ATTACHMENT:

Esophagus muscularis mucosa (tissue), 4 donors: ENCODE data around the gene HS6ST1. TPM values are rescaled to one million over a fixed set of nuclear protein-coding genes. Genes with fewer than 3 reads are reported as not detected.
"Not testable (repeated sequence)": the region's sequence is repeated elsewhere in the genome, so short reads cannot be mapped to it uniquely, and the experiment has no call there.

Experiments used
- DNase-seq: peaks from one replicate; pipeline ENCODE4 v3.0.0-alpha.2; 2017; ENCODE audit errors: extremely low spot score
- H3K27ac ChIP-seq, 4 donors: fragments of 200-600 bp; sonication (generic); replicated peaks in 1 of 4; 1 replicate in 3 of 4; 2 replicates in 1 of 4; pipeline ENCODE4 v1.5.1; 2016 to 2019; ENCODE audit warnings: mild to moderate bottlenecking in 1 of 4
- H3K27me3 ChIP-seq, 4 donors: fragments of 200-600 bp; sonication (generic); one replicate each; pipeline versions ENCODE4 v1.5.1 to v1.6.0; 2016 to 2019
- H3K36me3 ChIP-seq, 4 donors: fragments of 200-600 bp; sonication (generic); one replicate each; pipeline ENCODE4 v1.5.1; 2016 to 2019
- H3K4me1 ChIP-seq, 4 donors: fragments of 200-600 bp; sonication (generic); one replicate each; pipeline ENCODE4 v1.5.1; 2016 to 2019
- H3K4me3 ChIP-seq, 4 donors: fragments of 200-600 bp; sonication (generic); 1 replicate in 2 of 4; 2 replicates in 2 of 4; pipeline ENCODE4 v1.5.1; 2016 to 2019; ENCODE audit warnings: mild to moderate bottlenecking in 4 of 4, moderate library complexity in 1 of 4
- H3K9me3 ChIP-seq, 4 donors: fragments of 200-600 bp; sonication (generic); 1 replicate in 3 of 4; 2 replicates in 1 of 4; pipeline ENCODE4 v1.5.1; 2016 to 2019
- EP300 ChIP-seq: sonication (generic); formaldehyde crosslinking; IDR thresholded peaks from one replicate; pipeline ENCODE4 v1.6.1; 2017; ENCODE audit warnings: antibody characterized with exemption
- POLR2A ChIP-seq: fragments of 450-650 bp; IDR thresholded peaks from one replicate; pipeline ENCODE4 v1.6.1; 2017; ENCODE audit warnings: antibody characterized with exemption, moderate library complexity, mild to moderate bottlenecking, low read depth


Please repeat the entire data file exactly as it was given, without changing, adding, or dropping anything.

Esophagus muscularis mucosa (tissue), 4 donors: ENCODE data around the gene HS6ST1. TPM values are rescaled to one million over a fixed set of nuclear protein-coding genes. Genes with fewer than 3 reads are reported as not detected.
"Not testable (repeated sequence)": the region's sequence is repeated elsewhere in the genome, so short reads cannot be mapped to it uniquely, and the experiment has no call there.

Experiments used
- DNase-seq: peaks from one replicate; pipeline ENCODE4 v3.0.0-alpha.2; 2017; ENCODE audit errors: extremely low spot score
- H3K27ac ChIP-seq, 4 donors: fragments of 200-600 bp; sonication (generic); replicated peaks in 1 of 4; 1 replicate in 3 of 4; 2 replicates in 1 of 4; pipeline ENCODE4 v1.5.1; 2016 to 2019; ENCODE audit warnings: mild to moderate bottlenecking in 1 of 4
- H3K27me3 ChIP-seq, 4 donors: fragments of 200-600 bp; sonication (generic); one replicate each; pipeline versions ENCODE4 v1.5.1 to v1.6.0; 2016 to 2019
- H3K36me3 ChIP-seq, 4 donors: fragments of 200-600 bp; sonication (generic); one replicate each; pipeline ENCODE4 v1.5.1; 2016 to 2019
- H3K4me1 ChIP-seq, 4 donors: fragments of 200-600 bp; sonication (generic); one replicate each; pipeline ENCODE4 v1.5.1; 2016 to 2019
- H3K4me3 ChIP-seq, 4 donors: fragments of 200-600 bp; sonication (generic); 1 replicate in 2 of 4; 2 replicates in 2 of 4; pipeline ENCODE4 v1.5.1; 2016 to 2019; ENCODE audit warnings: mild to moderate bottlenecking in 4 of 4, moderate library complexity in 1 of 4
- H3K9me3 ChIP-seq, 4 donors: fragments of 200-600 bp; sonication (generic); 1 replicate in 3 of 4; 2 replicates in 1 of 4; pipeline ENCODE4 v1.5.1; 2016 to 2019
- EP300 ChIP-seq: sonication (generic); formaldehyde crosslinking; IDR thresholded peaks from one replicate; pipeline ENCODE4 v1.6.1; 2017; ENCODE audit warnings: antibody characterized with exemption
- POLR2A ChIP-seq: fragments of 450-650 bp; IDR thresholded peaks from one replicate; pipeline ENCODE4 v1.6.1; 2017; ENCODE audit warnings: antibody characterized with exemption, moderate library complexity, mild to moderate bottlenecking, low read depth